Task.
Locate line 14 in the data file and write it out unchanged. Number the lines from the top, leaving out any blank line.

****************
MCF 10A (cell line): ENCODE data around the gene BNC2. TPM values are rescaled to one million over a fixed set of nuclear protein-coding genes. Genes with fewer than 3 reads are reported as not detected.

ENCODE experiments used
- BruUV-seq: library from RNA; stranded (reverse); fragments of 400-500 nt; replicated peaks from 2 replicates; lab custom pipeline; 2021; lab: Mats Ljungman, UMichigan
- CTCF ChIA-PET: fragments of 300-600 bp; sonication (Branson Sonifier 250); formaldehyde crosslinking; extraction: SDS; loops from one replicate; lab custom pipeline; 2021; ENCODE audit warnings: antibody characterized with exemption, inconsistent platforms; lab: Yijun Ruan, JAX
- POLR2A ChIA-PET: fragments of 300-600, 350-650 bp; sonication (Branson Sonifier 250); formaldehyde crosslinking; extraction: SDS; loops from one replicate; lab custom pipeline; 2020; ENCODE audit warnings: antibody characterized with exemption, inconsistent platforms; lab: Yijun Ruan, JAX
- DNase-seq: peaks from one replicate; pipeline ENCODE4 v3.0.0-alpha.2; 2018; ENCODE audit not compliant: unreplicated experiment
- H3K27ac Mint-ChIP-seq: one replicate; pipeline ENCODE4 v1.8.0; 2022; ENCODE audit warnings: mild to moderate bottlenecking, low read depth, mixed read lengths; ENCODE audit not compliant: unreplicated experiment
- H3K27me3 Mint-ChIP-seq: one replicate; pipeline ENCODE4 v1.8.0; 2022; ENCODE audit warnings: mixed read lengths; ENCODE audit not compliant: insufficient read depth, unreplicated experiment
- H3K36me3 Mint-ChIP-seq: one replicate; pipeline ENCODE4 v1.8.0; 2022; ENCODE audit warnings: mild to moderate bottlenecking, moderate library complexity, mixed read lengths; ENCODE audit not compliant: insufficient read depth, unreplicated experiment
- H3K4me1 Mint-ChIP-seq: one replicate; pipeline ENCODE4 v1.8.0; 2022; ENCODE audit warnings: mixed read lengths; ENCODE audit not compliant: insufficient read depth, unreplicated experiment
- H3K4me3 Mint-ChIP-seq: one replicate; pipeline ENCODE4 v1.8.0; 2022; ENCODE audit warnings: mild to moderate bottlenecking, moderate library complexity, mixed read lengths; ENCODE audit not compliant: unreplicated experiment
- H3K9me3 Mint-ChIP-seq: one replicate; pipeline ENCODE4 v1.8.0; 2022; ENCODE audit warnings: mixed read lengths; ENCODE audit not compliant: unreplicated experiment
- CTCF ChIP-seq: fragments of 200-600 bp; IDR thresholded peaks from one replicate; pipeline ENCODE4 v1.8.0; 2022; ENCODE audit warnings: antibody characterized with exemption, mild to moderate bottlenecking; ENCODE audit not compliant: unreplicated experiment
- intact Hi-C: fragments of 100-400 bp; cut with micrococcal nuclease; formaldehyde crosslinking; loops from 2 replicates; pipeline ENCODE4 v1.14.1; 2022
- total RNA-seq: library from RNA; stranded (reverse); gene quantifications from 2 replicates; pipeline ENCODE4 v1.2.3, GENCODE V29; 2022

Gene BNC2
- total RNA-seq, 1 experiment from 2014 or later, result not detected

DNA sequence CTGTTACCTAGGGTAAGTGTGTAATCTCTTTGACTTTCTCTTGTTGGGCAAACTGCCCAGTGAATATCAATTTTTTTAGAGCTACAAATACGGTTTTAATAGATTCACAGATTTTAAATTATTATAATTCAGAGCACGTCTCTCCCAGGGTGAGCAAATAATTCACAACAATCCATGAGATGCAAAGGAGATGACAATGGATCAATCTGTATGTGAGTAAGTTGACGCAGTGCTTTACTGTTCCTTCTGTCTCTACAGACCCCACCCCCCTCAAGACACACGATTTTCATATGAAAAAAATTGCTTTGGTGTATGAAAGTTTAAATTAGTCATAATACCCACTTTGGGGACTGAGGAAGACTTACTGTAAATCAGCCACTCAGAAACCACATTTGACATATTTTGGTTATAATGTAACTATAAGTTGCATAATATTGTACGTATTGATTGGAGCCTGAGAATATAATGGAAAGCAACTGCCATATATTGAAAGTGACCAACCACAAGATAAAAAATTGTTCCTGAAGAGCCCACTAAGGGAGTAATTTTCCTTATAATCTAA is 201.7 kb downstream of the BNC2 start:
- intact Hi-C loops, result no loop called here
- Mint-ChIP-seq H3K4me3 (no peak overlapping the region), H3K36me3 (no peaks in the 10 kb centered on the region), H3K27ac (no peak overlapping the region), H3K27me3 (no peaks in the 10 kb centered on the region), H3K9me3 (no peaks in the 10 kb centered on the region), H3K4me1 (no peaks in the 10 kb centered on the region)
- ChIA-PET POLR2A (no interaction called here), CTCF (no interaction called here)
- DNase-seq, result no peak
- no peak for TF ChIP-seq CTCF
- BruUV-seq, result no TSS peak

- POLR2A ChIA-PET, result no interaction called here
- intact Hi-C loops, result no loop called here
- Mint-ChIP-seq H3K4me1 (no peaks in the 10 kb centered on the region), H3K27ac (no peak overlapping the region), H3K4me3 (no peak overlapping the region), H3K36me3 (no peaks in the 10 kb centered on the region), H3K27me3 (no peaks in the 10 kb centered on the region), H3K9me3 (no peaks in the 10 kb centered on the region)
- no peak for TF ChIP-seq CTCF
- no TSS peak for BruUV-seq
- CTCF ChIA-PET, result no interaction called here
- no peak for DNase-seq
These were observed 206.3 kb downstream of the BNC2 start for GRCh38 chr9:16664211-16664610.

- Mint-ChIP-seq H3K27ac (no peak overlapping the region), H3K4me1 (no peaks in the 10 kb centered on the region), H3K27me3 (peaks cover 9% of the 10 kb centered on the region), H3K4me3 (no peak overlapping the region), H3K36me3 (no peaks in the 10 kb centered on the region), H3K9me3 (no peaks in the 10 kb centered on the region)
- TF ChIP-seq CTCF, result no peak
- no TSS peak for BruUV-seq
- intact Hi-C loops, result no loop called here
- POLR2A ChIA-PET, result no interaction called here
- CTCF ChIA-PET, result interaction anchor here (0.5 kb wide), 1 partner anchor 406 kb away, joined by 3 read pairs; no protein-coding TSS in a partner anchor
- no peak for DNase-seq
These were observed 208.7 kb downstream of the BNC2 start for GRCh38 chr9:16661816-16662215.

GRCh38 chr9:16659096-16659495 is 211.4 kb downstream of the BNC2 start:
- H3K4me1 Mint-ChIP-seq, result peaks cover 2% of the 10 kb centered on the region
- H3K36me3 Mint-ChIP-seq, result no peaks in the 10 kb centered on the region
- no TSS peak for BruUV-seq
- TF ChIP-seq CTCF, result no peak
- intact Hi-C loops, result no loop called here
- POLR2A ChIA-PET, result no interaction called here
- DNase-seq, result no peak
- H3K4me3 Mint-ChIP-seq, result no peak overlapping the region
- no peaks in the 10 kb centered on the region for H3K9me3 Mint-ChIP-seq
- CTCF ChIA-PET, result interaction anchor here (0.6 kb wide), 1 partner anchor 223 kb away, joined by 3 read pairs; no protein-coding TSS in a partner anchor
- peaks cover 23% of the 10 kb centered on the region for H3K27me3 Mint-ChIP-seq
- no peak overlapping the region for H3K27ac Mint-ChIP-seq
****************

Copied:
- intact Hi-C: fragments of 100-400 bp; cut with micrococcal nuclease; formaldehyde crosslinking; loops from 2 replicates; pipeline ENCODE4 v1.14.1; 2022